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Credit: ClimateReanalyzer.Org, University of Maine, Climate Change Institute

This includes the Arctic.

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This plot shows the departure from average air temperatures (at the 925 hPa level) in degrees Celsius for December 2017. Yellows and reds indicate higher than average temperatures; blues and purples indicate lower than average temperatures.
Credit: NSIDC courtesy NOAA Earth System Research Laboratory Physical Sciences Division

 

Sea Ice

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The National Snow and Ice Data Center reports that Arctic sea ice extent for December was the second lowest on record (satellite data 1979 to present).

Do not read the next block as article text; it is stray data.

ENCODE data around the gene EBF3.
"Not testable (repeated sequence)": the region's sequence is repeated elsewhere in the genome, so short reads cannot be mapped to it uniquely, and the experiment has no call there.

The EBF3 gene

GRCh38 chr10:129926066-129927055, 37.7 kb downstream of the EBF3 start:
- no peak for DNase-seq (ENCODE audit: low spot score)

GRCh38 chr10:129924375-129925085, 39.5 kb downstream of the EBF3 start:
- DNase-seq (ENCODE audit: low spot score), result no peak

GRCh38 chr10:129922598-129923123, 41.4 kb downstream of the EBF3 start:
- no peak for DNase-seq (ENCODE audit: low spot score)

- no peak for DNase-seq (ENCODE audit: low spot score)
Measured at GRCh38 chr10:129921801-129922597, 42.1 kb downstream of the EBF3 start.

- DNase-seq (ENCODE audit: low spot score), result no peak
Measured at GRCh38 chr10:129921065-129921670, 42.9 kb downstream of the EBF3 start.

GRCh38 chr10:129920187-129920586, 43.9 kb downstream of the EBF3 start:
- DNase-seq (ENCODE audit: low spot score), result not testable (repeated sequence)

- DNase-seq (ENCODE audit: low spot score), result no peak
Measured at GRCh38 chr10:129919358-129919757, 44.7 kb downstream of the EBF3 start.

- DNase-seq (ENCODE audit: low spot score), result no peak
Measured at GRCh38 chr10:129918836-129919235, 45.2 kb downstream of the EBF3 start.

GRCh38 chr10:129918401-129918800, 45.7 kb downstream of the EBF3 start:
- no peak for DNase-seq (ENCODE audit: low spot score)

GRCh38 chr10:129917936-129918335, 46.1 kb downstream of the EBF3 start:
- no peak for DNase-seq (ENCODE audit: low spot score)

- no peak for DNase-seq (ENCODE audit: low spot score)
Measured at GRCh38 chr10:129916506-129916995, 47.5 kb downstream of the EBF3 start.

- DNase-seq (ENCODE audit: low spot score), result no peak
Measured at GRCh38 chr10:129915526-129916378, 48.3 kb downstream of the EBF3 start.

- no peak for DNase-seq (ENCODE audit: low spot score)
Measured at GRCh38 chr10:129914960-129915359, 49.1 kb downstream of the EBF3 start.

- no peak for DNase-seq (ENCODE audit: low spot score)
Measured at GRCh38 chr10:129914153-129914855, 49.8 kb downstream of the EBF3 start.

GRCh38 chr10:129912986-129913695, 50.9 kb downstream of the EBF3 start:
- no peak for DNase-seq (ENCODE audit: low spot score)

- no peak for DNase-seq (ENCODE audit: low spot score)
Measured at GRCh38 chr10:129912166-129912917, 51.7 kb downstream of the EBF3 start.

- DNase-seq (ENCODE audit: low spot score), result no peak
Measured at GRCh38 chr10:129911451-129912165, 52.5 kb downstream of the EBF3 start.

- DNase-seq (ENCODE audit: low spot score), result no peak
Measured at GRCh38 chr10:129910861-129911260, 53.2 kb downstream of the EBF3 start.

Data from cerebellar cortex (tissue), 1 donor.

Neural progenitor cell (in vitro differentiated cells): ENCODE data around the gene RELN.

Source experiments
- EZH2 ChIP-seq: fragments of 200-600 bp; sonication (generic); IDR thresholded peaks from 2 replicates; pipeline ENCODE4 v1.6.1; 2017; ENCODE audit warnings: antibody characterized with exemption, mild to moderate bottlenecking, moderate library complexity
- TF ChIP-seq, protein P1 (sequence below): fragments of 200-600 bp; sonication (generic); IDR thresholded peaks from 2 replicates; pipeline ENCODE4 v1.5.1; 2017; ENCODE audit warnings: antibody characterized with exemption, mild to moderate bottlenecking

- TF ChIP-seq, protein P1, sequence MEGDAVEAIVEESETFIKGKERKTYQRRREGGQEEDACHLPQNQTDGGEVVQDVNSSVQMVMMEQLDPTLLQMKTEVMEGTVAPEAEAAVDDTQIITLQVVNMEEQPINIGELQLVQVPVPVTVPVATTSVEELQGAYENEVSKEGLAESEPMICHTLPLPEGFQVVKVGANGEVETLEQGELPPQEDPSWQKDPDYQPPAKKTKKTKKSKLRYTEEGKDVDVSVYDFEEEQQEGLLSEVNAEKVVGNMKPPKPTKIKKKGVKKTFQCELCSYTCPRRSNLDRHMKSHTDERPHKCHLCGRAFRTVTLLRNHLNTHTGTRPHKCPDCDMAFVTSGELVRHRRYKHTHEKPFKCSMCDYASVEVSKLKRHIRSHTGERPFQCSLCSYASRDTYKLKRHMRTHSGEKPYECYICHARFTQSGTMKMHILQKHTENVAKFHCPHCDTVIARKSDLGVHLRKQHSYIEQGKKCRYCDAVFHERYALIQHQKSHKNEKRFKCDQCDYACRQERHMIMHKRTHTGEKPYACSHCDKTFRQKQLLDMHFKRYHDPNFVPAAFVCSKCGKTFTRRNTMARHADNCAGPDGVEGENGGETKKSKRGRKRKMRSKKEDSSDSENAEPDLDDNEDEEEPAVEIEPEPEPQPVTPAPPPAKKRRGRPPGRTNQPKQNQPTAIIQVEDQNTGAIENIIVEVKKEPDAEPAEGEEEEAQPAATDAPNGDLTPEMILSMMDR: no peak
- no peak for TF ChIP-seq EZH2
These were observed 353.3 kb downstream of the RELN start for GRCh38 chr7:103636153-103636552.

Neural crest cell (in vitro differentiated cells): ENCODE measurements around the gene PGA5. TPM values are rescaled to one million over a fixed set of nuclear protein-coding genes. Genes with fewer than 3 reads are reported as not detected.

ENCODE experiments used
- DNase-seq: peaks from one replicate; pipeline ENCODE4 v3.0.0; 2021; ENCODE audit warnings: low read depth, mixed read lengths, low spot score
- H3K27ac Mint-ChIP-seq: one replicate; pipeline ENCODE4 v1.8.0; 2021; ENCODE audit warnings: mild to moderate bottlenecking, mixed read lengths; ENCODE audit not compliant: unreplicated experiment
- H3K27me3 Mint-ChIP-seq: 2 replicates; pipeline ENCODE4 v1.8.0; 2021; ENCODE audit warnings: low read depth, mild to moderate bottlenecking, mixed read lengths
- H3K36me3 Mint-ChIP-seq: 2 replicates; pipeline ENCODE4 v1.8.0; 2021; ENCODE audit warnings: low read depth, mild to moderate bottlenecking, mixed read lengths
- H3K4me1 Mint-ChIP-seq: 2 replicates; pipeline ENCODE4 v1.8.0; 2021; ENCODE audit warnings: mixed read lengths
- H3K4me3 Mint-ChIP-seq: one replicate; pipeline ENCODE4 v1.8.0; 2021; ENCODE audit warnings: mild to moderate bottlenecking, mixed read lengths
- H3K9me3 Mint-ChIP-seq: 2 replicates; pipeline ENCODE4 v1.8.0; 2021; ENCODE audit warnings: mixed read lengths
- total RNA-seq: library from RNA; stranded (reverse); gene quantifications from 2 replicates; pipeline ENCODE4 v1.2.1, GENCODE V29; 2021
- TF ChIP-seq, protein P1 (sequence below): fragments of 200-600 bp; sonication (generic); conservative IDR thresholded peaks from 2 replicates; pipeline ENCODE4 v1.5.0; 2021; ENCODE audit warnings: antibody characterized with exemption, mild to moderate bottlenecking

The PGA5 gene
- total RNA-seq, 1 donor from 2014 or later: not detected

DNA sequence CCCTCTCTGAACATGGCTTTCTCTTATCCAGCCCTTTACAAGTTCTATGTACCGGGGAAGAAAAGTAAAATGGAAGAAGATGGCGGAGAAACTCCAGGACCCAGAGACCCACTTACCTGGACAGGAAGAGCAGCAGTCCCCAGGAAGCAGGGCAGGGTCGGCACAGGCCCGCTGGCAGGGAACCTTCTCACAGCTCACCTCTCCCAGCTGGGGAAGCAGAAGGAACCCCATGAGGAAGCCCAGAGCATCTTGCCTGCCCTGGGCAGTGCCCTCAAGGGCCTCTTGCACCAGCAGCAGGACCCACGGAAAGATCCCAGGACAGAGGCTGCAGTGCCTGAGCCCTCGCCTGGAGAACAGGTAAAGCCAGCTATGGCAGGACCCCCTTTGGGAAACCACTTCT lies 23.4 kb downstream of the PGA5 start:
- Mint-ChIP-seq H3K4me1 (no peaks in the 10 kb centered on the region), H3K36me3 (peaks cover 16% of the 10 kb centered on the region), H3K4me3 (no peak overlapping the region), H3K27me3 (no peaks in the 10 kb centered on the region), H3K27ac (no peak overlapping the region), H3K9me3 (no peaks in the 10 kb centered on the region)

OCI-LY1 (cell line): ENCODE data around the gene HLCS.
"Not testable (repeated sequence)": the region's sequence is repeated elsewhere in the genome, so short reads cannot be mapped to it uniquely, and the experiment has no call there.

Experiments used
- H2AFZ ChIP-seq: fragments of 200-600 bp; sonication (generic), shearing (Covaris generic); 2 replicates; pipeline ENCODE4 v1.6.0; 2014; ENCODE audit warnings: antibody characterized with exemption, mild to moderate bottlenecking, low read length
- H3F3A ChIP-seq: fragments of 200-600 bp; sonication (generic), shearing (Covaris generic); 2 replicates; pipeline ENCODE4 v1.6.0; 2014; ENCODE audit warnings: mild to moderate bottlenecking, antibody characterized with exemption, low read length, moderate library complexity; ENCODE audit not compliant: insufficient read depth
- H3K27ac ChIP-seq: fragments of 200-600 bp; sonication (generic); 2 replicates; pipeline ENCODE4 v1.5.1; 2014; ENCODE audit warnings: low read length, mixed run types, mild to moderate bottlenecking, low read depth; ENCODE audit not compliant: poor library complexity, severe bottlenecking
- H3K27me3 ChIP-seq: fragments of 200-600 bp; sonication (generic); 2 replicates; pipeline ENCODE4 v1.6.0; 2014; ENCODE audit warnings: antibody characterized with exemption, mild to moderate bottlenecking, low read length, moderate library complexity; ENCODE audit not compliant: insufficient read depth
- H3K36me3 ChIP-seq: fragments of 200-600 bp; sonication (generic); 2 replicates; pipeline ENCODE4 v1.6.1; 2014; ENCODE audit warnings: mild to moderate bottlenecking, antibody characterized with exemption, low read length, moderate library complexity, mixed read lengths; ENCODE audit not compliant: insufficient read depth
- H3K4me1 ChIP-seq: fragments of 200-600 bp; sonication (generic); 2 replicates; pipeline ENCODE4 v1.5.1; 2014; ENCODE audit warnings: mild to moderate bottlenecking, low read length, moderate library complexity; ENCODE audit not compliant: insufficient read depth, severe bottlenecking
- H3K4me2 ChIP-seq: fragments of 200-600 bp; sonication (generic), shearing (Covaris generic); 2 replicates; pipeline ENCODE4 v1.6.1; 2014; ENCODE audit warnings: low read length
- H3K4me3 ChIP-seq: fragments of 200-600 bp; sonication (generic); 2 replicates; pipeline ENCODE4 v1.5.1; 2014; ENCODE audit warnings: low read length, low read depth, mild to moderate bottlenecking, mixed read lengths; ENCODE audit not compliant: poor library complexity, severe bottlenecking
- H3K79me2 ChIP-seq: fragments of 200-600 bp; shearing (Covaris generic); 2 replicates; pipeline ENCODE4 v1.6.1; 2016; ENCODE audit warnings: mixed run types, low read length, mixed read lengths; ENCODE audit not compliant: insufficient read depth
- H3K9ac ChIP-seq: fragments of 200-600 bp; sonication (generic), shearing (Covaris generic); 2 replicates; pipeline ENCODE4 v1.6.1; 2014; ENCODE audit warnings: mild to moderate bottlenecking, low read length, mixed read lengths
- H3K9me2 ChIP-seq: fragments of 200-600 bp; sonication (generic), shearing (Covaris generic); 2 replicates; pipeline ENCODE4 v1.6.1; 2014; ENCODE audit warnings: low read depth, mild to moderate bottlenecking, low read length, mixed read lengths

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Monthly December ice extent for 1979 to 2017 shows a decline of 3.7 percent per decade.
Credit: National Snow and Ice Data Center

Kevin Pluck has incorporated December’s data into another great visualization:

While the satellite data only extends back to 1979, using maps, ship reports, and other records, NOAA has published monthly estimates of sea ice extent from 1850 to 2013.

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This figure shows departures from 1850 to 2013 calendar-month averages of Arctic sea ice extent as a function of year (x-axis) and calendar month (y-axis). The color bar at the right shows magnitudes of departures from the average.
Credit: J. E. Walsh, F. Fetterer, J. S. Stewart, W. L. Chapman. 2016. Geographical Review; after a figure by J. Stroeve, National Snow and Ice Data Center

This image brings it home: